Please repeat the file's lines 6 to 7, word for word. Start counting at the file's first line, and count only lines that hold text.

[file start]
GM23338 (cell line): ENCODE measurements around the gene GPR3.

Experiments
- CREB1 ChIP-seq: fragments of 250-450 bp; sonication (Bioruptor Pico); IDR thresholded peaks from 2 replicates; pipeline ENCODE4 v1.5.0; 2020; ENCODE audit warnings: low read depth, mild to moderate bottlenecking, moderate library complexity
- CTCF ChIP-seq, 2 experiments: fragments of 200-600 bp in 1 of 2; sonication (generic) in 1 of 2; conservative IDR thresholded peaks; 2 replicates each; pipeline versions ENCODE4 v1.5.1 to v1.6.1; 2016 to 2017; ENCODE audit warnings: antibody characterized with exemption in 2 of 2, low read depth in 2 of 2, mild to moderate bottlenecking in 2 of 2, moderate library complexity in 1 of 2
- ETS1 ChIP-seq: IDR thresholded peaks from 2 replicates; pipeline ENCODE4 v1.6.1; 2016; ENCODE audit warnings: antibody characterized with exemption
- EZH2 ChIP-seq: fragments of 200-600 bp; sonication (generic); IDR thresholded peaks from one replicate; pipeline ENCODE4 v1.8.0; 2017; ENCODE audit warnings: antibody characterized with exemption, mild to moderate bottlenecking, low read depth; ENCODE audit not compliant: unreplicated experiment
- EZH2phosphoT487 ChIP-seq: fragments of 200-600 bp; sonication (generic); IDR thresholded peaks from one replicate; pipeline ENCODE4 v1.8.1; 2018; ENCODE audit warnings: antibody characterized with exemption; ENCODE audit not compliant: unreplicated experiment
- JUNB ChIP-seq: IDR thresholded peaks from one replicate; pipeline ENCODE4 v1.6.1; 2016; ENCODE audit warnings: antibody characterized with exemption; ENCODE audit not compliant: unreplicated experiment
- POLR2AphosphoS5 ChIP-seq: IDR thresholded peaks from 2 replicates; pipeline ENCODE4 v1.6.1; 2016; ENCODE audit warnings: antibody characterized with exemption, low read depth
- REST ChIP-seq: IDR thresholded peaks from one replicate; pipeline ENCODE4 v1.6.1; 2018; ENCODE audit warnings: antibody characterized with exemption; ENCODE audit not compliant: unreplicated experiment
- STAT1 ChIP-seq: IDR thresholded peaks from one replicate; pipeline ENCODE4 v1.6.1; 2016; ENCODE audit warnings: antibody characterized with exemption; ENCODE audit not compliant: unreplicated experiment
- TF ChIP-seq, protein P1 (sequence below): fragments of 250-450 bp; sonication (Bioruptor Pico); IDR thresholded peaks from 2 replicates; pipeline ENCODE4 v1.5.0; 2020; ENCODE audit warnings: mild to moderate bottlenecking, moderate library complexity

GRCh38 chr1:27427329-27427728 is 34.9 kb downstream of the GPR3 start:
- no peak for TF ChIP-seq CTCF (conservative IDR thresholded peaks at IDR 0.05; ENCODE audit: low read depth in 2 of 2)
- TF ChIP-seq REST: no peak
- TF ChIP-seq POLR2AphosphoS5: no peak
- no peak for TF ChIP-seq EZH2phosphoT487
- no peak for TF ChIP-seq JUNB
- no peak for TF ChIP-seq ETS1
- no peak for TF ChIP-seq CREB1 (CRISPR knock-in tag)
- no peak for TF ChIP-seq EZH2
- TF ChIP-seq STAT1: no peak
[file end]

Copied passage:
- EZH2 ChIP-seq: fragments of 200-600 bp; sonication (generic); IDR thresholded peaks from one replicate; pipeline ENCODE4 v1.8.0; 2017; ENCODE audit warnings: antibody characterized with exemption, mild to moderate bottlenecking, low read depth; ENCODE audit not compliant: unreplicated experiment
- EZH2phosphoT487 ChIP-seq: fragments of 200-600 bp; sonication (generic); IDR thresholded peaks from one replicate; pipeline ENCODE4 v1.8.1; 2018; ENCODE audit warnings: antibody characterized with exemption; ENCODE audit not compliant: unreplicated experiment